Friday, 17 February 2012


The streets spoke of the floods through the water banks and the streams that cluttered the roads. The cars maneuvered carefully through the pot holes deep with dark water. They cleverly sauntered through each pothole. I watched through the comfort of the car the window guiding my eyes around the streets of Lagos. I watched how Lagosians had responded to the rain. The rain that had flooded streets and drowned people and houses showing no mercy to the people of the town. The rain had poured heavily during the weekend drumming the ground with its sounds of danger and destruction. I watched the streets as they spoke of the floods and then my eyes met the people. I saw the woman in with agege bread in her head protected by a transparent lynon. I watched her walk cautiously her feet slowly but surely finding each footstep on the dangerous sidewalk- a mark of the floods.
 I saw with surprise in the midst of the cement and stone of the roadside some men sitting calmly as they chatted on a dilapidated truck. I watched two women struggle to place some heavy yellow jugs on their heads as they guided each other till the heavy plastic objects finally found a perfect niche in the middle of their wrapped scarves.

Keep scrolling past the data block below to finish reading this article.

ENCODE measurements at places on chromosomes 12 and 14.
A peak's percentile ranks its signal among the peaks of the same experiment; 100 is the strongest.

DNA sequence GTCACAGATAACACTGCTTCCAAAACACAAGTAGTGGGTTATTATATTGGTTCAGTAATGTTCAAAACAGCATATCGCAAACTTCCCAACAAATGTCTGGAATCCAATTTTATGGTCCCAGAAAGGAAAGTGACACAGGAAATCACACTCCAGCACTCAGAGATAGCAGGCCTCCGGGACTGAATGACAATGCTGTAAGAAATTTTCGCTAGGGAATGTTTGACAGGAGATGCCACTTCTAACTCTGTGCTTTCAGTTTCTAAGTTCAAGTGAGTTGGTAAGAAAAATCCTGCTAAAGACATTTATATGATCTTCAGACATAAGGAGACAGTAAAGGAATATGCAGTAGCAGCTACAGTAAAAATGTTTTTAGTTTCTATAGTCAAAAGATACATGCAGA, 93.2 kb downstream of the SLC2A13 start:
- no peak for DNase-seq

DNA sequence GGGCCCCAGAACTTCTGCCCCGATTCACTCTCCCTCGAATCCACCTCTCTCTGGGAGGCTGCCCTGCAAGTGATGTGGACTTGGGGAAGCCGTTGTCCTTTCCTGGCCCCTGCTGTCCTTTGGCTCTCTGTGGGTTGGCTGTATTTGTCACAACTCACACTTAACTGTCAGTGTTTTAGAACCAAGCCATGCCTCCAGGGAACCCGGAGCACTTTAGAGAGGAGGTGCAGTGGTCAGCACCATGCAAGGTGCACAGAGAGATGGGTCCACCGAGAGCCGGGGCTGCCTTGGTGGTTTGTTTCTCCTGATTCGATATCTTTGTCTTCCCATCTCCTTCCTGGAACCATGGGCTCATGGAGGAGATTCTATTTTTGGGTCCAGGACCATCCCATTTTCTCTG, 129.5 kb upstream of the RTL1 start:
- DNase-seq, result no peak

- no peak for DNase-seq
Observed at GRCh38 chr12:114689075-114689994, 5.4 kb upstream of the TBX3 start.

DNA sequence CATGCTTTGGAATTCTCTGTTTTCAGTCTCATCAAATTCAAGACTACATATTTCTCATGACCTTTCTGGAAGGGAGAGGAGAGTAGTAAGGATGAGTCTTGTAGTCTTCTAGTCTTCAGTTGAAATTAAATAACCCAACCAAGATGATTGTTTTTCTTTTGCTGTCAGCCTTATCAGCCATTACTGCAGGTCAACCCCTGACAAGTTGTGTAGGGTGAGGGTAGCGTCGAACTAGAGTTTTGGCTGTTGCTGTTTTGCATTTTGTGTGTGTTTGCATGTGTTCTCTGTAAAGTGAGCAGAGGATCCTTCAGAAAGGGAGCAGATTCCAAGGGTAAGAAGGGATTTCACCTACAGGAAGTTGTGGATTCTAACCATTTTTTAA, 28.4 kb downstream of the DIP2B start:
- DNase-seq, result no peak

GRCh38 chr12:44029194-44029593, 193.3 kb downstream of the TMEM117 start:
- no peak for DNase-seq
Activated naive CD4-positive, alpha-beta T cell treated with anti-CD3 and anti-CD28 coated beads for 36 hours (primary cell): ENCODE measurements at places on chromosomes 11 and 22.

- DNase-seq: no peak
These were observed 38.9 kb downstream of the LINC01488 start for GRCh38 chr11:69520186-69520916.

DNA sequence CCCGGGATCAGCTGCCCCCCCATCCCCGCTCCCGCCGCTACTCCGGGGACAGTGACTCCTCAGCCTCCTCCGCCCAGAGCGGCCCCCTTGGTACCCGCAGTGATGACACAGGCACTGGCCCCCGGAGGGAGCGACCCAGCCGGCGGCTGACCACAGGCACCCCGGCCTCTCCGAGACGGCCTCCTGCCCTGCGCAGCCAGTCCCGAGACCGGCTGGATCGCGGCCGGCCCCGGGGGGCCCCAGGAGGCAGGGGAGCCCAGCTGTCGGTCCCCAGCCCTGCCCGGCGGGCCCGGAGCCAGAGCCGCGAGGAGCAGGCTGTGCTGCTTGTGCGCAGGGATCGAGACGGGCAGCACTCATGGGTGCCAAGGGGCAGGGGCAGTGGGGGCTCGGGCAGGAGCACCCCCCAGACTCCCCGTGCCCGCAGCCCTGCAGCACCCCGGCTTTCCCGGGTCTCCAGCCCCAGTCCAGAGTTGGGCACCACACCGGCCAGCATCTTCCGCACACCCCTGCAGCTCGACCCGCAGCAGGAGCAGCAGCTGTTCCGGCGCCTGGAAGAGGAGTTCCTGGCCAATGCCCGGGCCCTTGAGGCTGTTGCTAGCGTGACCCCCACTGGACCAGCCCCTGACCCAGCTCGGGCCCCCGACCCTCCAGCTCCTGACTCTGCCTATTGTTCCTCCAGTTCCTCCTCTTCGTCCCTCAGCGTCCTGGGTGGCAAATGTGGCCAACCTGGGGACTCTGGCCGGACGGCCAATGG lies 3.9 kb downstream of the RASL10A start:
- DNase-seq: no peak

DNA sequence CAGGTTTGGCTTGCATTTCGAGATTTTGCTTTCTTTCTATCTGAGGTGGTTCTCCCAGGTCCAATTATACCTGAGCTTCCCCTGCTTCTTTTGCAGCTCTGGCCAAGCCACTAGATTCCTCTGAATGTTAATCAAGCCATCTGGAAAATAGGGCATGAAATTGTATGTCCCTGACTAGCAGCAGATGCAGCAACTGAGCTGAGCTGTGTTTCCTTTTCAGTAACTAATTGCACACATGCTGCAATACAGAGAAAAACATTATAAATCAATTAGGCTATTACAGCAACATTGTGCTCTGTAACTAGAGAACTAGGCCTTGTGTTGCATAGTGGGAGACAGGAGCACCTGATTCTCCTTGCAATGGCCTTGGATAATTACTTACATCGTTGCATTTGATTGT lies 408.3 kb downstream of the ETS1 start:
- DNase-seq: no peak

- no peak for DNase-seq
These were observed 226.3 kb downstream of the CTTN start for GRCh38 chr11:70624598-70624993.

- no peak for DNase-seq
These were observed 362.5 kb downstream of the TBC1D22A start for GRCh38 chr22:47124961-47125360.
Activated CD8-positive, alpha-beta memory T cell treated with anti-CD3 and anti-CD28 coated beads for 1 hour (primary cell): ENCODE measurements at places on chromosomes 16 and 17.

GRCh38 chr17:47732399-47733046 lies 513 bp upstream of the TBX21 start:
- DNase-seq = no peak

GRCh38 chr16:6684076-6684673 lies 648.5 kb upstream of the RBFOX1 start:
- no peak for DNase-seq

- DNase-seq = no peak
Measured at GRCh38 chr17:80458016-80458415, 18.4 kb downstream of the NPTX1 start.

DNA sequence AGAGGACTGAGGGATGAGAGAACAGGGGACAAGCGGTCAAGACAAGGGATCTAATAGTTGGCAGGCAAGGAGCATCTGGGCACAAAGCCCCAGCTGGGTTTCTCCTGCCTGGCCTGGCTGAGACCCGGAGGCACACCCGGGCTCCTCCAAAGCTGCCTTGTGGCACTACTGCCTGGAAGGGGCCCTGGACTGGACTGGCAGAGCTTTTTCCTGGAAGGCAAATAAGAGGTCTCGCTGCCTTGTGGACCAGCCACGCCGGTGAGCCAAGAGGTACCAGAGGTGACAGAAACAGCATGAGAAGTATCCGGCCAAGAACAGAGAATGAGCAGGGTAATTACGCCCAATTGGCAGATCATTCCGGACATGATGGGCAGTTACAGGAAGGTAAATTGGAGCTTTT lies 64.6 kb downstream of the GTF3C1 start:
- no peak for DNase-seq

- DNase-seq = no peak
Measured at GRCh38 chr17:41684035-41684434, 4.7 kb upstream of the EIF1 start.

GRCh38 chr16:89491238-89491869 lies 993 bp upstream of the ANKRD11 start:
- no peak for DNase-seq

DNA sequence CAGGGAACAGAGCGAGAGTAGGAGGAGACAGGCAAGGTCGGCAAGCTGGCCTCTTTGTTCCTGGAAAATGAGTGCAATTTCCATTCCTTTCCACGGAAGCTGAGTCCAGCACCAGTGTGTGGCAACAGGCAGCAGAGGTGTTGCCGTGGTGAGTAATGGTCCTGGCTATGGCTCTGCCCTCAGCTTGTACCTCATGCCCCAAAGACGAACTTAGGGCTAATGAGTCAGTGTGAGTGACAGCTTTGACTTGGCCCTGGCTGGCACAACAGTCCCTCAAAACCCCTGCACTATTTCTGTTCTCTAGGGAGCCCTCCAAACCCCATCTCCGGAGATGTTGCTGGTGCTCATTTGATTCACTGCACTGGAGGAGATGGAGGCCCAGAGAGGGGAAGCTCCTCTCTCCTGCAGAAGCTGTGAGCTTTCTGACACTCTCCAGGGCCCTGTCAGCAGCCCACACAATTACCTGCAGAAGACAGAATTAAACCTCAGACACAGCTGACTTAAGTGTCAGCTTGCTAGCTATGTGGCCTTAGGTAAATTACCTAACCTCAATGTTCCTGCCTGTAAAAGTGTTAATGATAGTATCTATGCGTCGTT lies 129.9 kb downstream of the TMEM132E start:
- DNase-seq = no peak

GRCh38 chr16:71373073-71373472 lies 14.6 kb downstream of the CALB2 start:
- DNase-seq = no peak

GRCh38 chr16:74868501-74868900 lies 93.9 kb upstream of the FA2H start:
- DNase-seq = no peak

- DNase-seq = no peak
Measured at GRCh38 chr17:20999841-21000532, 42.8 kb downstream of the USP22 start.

It was amusing to see a pedestrian waving enthusiastically as his confused friend waved back as he flew past on an eager okada. I watched the signs of religion in the muslim's that decorated at uneven intervals, the sidewalk as they knelt down to pray to Allah in the watery sand, a piece of cloth acting as the only substance to separate them from the cold earth.
And then began the traffic that was a part of Lagosian life. My eyes were amused by the woman that had set up base beside a refuse dump blowing her corn; her resource for survival enthusiastically; the bow legged mallam walking comfortably around the pools of water with his stick; the young boy that washed his danfo vigorously with the help of the watery compound beside him. The hawkers strolled between the cars displaying their wares enthusiastically their sharp eyes catching any small sign of interest. My eyes were entertained by the fruits decorating the roadside and a young woman who expertly arranged a row of watermelons her orange nails glimming dimly in the cloudy sky; her earphones distracting her from the heavy traffic that crowded the highway beside her.
The roads spoke of the floods but the people of Lagos showed no hint of it.
Tolu Falode.

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